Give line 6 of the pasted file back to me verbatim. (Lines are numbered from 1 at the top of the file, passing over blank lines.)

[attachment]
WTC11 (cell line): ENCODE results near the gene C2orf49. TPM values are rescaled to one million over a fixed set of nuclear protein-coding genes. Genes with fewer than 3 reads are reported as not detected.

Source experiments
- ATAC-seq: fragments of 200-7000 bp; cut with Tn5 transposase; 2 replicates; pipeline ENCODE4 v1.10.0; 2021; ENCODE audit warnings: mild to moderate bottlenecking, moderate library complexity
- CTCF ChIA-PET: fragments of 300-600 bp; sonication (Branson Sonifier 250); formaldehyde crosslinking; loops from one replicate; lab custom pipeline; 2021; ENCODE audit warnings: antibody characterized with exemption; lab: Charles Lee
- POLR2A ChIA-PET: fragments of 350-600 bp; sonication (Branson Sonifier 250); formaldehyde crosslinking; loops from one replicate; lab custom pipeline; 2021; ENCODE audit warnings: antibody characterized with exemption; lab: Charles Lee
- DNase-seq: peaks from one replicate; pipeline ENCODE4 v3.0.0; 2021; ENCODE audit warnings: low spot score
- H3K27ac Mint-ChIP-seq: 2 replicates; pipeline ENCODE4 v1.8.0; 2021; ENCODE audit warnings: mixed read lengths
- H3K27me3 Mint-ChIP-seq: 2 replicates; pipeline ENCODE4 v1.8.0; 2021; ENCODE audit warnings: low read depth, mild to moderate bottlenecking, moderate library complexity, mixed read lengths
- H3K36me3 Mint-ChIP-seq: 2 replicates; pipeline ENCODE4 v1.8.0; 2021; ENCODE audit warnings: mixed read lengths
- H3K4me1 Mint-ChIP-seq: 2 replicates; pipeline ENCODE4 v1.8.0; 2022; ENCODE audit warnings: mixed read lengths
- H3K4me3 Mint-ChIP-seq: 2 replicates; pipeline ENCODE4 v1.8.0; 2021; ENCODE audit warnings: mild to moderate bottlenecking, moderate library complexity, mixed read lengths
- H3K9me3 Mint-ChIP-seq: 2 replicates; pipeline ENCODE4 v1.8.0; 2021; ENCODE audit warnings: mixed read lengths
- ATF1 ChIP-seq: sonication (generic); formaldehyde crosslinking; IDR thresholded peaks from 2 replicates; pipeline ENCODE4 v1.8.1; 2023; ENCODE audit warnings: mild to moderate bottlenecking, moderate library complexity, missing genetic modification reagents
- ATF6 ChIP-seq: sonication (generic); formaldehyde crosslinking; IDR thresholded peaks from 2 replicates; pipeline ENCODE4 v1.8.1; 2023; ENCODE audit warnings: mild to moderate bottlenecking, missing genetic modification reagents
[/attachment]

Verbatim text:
- DNase-seq: peaks from one replicate; pipeline ENCODE4 v3.0.0; 2021; ENCODE audit warnings: low spot score